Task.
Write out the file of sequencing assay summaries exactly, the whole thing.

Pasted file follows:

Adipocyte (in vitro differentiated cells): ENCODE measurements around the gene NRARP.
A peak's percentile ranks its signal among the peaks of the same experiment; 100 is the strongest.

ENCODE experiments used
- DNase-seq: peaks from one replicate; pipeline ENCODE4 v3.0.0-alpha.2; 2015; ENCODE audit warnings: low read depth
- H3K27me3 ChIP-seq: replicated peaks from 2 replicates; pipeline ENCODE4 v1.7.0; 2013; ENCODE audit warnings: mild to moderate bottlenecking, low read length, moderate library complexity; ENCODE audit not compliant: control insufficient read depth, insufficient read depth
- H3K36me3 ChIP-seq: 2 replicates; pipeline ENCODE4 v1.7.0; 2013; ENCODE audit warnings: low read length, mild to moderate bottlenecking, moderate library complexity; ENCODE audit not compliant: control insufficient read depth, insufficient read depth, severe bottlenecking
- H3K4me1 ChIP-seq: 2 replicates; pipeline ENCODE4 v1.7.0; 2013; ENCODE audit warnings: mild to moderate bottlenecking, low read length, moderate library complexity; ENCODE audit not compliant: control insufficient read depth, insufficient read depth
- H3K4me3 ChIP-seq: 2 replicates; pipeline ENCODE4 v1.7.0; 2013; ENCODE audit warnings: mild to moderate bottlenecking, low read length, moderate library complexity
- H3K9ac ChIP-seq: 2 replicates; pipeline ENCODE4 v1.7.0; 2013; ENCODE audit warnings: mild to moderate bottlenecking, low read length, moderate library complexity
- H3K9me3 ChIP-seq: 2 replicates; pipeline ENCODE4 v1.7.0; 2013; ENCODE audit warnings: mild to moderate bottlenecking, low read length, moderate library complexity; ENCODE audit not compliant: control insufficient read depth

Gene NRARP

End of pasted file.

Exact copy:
Adipocyte (in vitro differentiated cells): ENCODE measurements around the gene NRARP.
A peak's percentile ranks its signal among the peaks of the same experiment; 100 is the strongest.

ENCODE experiments used
- DNase-seq: peaks from one replicate; pipeline ENCODE4 v3.0.0-alpha.2; 2015; ENCODE audit warnings: low read depth
- H3K27me3 ChIP-seq: replicated peaks from 2 replicates; pipeline ENCODE4 v1.7.0; 2013; ENCODE audit warnings: mild to moderate bottlenecking, low read length, moderate library complexity; ENCODE audit not compliant: control insufficient read depth, insufficient read depth
- H3K36me3 ChIP-seq: 2 replicates; pipeline ENCODE4 v1.7.0; 2013; ENCODE audit warnings: low read length, mild to moderate bottlenecking, moderate library complexity; ENCODE audit not compliant: control insufficient read depth, insufficient read depth, severe bottlenecking
- H3K4me1 ChIP-seq: 2 replicates; pipeline ENCODE4 v1.7.0; 2013; ENCODE audit warnings: mild to moderate bottlenecking, low read length, moderate library complexity; ENCODE audit not compliant: control insufficient read depth, insufficient read depth
- H3K4me3 ChIP-seq: 2 replicates; pipeline ENCODE4 v1.7.0; 2013; ENCODE audit warnings: mild to moderate bottlenecking, low read length, moderate library complexity
- H3K9ac ChIP-seq: 2 replicates; pipeline ENCODE4 v1.7.0; 2013; ENCODE audit warnings: mild to moderate bottlenecking, low read length, moderate library complexity
- H3K9me3 ChIP-seq: 2 replicates; pipeline ENCODE4 v1.7.0; 2013; ENCODE audit warnings: mild to moderate bottlenecking, low read length, moderate library complexity; ENCODE audit not compliant: control insufficient read depth

Gene NRARP